This place has been hideously left wing for a week while Blimpish and I have had our backs turned, so I thought I’d rustle up some hate-filled bile to even the score.
Today Gordon Brown announced his plan to save Africa from poverty, which he hopes, in vain, to tie up at the G8 summit in Scotland next month. Well done, Gordon. You’ve triangulated the master of triangulation, Tony Blair, by getting your own name in lights above this one. Political strategy aside, however, I really don’t get this plan. I’m not an economist by trade, and I’m certainly not a political theorist. I’m self-taught in both fields, and proud of it, but it does tend to mean I’m probably more rigid in my own ideas than if I were brought up with them. The well documented phenomenon of people moving to the right as they get older is probably partly to do with people being tribally left through upbringing until they realise that right is, erm, right.
So what’s the deal? Gordon’s plan is threefold:
i) Doubling aid to Africa.
ii) 100% debt relief.
iii) Ending trade subsidies.
I remain skeptical about his ability to pull it off, particularly the third point, which mainly relates to agricultural subsidies. Firstly, the EU has to agree on that, and the CAP isn’t scheduled for shutdown any time soon. With the French voting for protectionism in their recent referendum (or so twas spun), it probably isn’t politically feasible either. Finally, and correct me if I am wrong, there is no veto on agricultural policy in the EU, but there is a convention whereby if a decision is against a country’s ‘vital interests’ it will not be taken. France, of course, claim that CAP reform would be against their vital interests. I’d love to see trade subsidy reform, because I think it is the only economically sensible policy to bring Africa out of poverty. Ending the practice of dumping our overproduction on third world countries, and preventing them from competing freely in our own markets against local producers, would allow the third world to work their way out of absolute poverty in a generation. Plus, we end up with cheaper food. Win-win. Even if the EU won’t shut down the CAP, I assume, and again may be mistaken – this is pure prejudice – that Britain could not unilaterally pull out of EU mandated trade subsidy levels, in the same way that we are no longer able to reduce VAT below a minimum threshold. So point iii) is probably a non-starter.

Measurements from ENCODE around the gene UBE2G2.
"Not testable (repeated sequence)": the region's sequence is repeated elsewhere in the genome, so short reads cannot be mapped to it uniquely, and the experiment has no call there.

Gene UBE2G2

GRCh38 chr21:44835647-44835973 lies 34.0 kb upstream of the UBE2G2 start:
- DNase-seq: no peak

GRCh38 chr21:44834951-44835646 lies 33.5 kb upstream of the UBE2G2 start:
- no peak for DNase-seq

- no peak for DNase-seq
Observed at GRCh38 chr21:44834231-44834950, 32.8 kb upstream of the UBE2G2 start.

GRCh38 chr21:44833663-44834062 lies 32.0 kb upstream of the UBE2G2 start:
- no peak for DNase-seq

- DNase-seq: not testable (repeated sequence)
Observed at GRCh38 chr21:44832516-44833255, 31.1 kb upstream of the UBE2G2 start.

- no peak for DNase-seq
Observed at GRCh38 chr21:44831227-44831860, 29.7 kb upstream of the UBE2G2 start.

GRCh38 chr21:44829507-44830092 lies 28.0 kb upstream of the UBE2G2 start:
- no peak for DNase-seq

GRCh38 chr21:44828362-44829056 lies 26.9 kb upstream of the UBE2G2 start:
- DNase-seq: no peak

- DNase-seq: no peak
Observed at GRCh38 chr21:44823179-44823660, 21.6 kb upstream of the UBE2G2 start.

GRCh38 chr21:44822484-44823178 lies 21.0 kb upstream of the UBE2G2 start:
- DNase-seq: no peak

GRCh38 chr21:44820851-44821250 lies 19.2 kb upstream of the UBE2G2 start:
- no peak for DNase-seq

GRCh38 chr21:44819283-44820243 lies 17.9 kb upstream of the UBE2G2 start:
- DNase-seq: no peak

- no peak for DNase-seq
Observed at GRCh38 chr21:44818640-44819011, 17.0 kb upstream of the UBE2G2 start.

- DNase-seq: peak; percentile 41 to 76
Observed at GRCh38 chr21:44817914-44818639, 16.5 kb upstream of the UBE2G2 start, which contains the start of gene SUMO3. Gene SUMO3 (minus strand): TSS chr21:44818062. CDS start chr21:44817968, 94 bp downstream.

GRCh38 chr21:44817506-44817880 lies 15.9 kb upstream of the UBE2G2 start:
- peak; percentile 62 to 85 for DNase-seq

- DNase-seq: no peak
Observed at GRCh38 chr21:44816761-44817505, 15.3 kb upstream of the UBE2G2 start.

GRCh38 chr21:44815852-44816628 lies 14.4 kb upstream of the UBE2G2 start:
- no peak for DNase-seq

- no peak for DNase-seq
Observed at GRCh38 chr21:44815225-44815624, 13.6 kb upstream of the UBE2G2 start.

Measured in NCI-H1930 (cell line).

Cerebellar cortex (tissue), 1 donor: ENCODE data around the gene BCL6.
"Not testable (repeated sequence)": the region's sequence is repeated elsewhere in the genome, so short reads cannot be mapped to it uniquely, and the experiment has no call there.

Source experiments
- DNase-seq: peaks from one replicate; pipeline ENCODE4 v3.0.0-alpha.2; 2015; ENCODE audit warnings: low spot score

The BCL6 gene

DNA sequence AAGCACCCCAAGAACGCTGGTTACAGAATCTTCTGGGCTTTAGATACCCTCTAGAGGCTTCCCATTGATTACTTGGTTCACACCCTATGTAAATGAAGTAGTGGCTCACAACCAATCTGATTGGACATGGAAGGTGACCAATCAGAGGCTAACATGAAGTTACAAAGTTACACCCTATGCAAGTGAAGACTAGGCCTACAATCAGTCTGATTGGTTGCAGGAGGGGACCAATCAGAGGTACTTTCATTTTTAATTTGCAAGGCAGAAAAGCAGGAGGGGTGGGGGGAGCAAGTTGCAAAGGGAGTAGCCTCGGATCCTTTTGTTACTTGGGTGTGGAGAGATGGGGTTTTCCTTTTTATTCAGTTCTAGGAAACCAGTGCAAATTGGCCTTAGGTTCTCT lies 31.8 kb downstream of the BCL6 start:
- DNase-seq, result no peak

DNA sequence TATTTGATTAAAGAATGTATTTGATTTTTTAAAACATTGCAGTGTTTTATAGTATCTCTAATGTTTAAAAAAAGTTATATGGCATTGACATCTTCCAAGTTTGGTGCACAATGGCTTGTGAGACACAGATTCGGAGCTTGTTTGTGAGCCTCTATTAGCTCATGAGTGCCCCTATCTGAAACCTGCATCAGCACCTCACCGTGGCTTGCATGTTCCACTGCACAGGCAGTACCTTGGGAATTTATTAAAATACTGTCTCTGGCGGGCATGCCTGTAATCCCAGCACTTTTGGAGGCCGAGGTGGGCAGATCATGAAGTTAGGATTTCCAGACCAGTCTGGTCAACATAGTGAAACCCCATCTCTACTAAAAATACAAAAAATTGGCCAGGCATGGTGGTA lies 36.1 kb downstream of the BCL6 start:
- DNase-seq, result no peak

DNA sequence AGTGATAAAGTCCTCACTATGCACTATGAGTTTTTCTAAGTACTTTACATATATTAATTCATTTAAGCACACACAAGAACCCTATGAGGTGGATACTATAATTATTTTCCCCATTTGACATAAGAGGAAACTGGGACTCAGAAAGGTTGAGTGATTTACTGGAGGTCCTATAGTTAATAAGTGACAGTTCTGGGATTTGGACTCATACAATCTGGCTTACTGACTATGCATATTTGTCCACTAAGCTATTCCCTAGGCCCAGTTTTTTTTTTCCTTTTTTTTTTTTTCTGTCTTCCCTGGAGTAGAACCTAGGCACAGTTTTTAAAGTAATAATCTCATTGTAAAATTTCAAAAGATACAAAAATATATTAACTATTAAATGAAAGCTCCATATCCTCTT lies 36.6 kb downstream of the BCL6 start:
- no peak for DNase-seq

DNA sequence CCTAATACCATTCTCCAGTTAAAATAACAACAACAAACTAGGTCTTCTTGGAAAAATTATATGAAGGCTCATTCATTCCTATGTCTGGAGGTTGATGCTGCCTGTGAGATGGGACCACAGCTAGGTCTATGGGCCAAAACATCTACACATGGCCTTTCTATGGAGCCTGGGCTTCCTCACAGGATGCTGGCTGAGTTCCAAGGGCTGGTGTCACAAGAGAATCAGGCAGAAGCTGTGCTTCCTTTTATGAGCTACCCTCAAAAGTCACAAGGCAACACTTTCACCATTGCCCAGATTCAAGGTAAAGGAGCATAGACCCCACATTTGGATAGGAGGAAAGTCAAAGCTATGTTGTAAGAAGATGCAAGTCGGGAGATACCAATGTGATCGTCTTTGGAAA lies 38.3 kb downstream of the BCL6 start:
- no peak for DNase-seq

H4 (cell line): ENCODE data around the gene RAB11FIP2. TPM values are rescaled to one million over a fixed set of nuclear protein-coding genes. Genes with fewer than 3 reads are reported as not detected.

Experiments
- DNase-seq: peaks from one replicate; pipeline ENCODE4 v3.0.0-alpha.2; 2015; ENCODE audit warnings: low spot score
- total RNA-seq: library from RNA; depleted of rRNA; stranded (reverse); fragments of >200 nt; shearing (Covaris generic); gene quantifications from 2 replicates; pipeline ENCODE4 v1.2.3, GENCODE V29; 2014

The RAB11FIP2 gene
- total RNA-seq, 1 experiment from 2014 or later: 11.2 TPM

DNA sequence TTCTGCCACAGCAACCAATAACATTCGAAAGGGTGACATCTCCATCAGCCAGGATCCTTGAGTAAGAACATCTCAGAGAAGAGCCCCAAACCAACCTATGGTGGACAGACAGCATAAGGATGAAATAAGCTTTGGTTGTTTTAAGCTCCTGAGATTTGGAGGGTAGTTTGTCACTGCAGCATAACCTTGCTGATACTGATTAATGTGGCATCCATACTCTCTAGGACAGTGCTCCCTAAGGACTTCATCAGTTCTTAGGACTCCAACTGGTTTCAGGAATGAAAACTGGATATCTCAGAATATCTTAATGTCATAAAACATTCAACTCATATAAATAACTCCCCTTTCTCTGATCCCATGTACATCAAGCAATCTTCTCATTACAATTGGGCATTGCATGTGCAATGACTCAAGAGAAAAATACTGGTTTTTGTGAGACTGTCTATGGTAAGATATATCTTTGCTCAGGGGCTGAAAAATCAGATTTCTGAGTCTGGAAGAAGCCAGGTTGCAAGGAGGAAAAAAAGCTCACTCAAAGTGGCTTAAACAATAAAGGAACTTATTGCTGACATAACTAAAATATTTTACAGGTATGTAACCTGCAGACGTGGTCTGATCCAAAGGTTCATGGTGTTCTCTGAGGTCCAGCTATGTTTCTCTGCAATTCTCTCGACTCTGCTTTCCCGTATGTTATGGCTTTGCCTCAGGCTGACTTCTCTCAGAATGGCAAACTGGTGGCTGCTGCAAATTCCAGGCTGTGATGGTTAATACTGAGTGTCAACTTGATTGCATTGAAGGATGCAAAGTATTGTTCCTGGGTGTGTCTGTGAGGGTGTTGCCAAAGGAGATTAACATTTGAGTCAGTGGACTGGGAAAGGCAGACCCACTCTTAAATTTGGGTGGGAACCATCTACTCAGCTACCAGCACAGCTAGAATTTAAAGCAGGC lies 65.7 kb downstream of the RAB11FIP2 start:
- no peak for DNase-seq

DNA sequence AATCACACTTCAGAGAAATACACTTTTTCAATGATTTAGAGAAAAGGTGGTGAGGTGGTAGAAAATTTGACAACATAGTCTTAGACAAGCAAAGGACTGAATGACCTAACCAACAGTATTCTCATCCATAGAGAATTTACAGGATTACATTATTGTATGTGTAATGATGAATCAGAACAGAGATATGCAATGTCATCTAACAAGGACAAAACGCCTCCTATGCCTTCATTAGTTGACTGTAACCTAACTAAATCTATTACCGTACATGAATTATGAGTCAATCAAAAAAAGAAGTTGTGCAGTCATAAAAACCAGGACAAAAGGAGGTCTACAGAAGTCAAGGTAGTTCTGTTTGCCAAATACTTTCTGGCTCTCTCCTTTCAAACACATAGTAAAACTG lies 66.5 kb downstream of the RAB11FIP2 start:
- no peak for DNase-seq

This leaves us with points i) and ii), or the Geldof gambit, as it will be henceforth known. I have no problem in principle with increasing aid to Africa, as long as it actually goes to help Africans who need aid, not Africans who need a new BMW. I’m not sure that with the types of government that exist over there, that’s entirely likely, but I’m a cynic when it comes to
pissing away spending taxpayer’s money. Africa needs many things, but a good proportion of them could be accomplished using a few battalions of US Marines. Of course, we’d have to fight the legions of Guardian reading lunatics who object to freeing people from poverty, oppressive dictatorships, starvation, and all those good things when there might be a bit of collateral damage, or when America is even tangentially involved. Ignoring the problem or, even better, implementing an expensive solution that is doomed to failure, but that makes the implementor feel good, all while giving him/her work for a few years, is a far more refined attitude to hold, it seems.
Then there’s debt relief. Again, on the face of it, it seems like a wonderful idea. All those oppressive dictatorships who racked up expensive debts buying arms to oppress their people with, private jets, missile defense systems, and the like, can spend all the interest payments on healthcare, education, and lesbian outreach workers instead. Just who are we trying to kid here? Plus, there’s the somewhat cold-hearted, but entirely correct, argument that cancelling people’s debts tends to make it more expensive for them to borrow in the future. That’s not a great idea when these countries are going to want to build mobile phone networks and other such bastions of Western civilisation in the near future. Don’t believe me? Try missing your mortgage payments for a year, and buying AK-47s with the money. Don’t worry, Gordon has a Marshall plan for you…
All very cynical, I know, so would some of you compassionate lefties care to explain why Make Poverty History isn’t just economic illiteracy and pie-in-the-sky wooly liberal optimism? That would be much appreciated.